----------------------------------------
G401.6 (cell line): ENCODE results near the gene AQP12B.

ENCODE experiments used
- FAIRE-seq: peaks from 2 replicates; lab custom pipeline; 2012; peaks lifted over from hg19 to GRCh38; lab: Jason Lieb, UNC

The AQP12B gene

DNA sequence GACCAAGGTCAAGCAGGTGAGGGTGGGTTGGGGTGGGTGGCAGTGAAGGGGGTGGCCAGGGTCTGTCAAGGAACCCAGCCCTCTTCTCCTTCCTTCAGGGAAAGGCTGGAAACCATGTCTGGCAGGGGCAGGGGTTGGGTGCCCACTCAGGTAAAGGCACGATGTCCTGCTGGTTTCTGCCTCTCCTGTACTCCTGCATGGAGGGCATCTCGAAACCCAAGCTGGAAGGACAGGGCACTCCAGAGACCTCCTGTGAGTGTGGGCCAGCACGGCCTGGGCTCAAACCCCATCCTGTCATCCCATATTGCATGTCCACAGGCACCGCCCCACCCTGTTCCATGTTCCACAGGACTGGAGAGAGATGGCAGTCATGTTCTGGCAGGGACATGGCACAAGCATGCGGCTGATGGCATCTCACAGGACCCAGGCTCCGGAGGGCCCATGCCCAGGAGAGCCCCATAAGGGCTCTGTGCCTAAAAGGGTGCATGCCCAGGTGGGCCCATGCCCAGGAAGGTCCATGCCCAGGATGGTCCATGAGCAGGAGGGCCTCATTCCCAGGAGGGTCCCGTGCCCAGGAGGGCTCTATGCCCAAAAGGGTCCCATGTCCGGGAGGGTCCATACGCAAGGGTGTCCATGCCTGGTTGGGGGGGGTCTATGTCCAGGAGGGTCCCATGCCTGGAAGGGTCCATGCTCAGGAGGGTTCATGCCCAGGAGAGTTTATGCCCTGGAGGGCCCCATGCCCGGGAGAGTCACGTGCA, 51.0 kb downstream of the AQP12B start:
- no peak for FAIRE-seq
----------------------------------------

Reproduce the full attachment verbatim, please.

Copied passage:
G401.6 (cell line): ENCODE results near the gene AQP12B.

ENCODE experiments used
- FAIRE-seq: peaks from 2 replicates; lab custom pipeline; 2012; peaks lifted over from hg19 to GRCh38; lab: Jason Lieb, UNC

The AQP12B gene

DNA sequence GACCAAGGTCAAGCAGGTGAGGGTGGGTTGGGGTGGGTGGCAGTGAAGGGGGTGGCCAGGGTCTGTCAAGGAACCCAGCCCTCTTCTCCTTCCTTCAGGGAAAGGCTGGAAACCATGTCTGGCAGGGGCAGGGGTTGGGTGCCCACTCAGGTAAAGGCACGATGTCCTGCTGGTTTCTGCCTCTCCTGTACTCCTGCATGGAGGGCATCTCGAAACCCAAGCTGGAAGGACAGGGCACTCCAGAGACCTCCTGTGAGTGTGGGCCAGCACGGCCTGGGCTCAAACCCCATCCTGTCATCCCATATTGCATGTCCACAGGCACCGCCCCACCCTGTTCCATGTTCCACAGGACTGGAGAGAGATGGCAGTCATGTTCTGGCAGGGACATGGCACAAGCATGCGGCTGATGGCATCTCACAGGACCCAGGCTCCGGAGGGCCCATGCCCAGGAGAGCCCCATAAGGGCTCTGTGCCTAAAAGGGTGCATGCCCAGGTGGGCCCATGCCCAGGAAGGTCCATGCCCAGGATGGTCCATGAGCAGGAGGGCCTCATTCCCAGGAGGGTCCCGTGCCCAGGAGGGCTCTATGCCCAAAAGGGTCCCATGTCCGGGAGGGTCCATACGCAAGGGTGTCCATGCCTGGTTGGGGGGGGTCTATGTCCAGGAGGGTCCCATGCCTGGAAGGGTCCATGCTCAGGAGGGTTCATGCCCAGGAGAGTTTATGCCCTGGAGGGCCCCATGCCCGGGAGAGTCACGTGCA, 51.0 kb downstream of the AQP12B start:
- no peak for FAIRE-seq